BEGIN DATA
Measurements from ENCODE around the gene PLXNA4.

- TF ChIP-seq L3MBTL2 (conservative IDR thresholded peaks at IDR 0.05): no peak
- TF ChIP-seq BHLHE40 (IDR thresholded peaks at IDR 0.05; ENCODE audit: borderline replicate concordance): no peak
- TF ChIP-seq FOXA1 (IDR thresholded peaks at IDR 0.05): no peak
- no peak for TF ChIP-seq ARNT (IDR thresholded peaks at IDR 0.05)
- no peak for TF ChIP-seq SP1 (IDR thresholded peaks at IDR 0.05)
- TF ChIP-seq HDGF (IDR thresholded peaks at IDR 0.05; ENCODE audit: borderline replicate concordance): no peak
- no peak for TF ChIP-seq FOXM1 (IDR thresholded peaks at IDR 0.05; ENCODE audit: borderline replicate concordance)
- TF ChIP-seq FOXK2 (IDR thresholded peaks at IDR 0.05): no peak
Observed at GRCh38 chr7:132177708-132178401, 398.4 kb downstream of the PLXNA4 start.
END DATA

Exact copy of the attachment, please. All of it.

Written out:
Measurements from ENCODE around the gene PLXNA4.

- TF ChIP-seq L3MBTL2 (conservative IDR thresholded peaks at IDR 0.05): no peak
- TF ChIP-seq BHLHE40 (IDR thresholded peaks at IDR 0.05; ENCODE audit: borderline replicate concordance): no peak
- TF ChIP-seq FOXA1 (IDR thresholded peaks at IDR 0.05): no peak
- no peak for TF ChIP-seq ARNT (IDR thresholded peaks at IDR 0.05)
- no peak for TF ChIP-seq SP1 (IDR thresholded peaks at IDR 0.05)
- TF ChIP-seq HDGF (IDR thresholded peaks at IDR 0.05; ENCODE audit: borderline replicate concordance): no peak
- no peak for TF ChIP-seq FOXM1 (IDR thresholded peaks at IDR 0.05; ENCODE audit: borderline replicate concordance)
- TF ChIP-seq FOXK2 (IDR thresholded peaks at IDR 0.05): no peak
Observed at GRCh38 chr7:132177708-132178401, 398.4 kb downstream of the PLXNA4 start.